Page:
Friday marks a milestone in my eldest son's life. It's his last day of school. I've been invited to leavers assembly and I have mixed feelings. Sadness that his education in a fantastic location in the lakes is about to end but excitement that he is about to embark on another different adventure at college.
Although school is at an end with it's teaching to test and prescribed curriculum, learning isn't. My son will continue to live life to the full grasping it by the scruff of the neck. He will still be an Explorer Scout, will continue to play the drums and go to the gym with his friends,but he will also be looking for new opportunities to learn. He has already indicated that he would like to take his theory test during the holidays in preparation for learning to drive. He will also be busy with work experience in a local garage and is going camping in Austria with the Explorers. He has even said he will help his dad decorate- all vital life skills which will stand him in good stead when he leaves home. Whilst this son was only home educated for a year it showed him how to be self motivated and to think outside the box and, even when he returned to school,he was able to recognise the failing of the system, the dumbing down of the curriculum and give himself an all round education outside and inside school.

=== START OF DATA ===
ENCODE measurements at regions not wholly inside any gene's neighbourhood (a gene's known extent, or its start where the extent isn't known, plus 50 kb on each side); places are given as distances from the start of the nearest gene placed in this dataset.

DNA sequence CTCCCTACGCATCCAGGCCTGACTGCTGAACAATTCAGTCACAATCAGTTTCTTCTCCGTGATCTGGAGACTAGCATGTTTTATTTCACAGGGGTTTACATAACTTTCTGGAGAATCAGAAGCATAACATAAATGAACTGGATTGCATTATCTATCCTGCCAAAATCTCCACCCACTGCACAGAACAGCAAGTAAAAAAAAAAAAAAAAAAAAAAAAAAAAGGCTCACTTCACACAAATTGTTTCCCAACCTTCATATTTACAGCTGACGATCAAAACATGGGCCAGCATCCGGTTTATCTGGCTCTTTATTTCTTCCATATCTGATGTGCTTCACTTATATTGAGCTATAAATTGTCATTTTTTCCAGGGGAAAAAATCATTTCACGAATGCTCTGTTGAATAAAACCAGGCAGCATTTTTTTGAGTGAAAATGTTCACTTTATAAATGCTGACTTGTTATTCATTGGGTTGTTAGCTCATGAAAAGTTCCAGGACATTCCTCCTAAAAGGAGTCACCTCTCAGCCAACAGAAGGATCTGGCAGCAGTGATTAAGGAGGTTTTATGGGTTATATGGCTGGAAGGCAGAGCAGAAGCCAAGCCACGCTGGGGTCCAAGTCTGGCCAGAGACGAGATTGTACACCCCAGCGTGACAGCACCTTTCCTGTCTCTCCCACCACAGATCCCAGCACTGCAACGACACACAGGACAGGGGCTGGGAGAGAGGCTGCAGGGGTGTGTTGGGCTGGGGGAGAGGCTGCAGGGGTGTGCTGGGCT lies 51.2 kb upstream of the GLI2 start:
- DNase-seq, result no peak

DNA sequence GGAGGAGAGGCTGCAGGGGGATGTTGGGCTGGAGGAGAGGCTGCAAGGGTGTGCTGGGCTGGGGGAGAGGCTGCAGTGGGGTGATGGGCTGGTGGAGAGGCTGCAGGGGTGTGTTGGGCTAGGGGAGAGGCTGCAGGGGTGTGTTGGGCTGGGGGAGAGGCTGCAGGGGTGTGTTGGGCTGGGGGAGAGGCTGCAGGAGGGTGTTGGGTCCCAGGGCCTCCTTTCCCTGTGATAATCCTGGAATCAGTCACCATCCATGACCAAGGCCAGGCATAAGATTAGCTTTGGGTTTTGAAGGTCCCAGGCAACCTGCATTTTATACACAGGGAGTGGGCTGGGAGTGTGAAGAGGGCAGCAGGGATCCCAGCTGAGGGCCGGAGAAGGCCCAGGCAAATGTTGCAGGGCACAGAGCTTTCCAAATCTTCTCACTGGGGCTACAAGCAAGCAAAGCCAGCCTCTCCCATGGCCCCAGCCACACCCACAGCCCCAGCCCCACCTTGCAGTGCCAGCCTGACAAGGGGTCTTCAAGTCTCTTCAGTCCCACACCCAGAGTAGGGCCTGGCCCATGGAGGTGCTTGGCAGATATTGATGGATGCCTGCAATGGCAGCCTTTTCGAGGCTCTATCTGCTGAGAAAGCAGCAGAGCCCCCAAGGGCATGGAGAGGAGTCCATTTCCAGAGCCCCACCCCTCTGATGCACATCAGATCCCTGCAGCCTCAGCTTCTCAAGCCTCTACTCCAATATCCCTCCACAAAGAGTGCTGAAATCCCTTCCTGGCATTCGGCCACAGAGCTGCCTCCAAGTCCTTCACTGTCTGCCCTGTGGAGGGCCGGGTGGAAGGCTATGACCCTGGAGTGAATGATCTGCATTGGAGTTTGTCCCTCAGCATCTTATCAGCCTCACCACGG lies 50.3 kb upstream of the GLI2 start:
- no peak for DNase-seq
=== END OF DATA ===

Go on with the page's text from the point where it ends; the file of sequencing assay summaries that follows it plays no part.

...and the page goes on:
I wondered what it will be like when my Autistic son is old enough to leave 'school'. I doubt he will want to celebrate with a Prom or go sailing on The Gondola on Coniston Lake like his brother.In fact I think it is likely that he will want his normal KFC sitting in the car park or that, at best, we will throw the boat out and have a meal at Frankie and Benny's! But that's a good thing - we can tailor the celebration to suit him.If he had been at school he would probably have been unable to participate in either of the activities that most children would regard as treats because of the noise and social difficulties..
You see, the end of school isn't the same as the end of learning, not if you've really been educated. School wasn't even preparation for a life that starts at 16 - far from it in fact. School is an experience, an opportunity to learn new things. You may not have wanted to learn all they taught you. In fact you may not have seen the relevance of much of it but it provided opportunities. It was up to you whether you took them or not. The next step is about choices, choosing what you are interested in . Your choices may change as you get older but nothing is wasted. You can take with you what you learned and build on it. Education is lifelong learning- taking something from everything you see and do and it doesn't stop when you are 16 or 18 or even 21.It's exciting and vibrant and has nothing to do with tests or textbooks. So whilst my son may be leaving school he isn't starting out in life.(He's been doing that for the last 16 years) and hopefully the most important lesson he learned was nothing to do with school- namely that you never stop learning and that with the right attitude you can do anything you want to..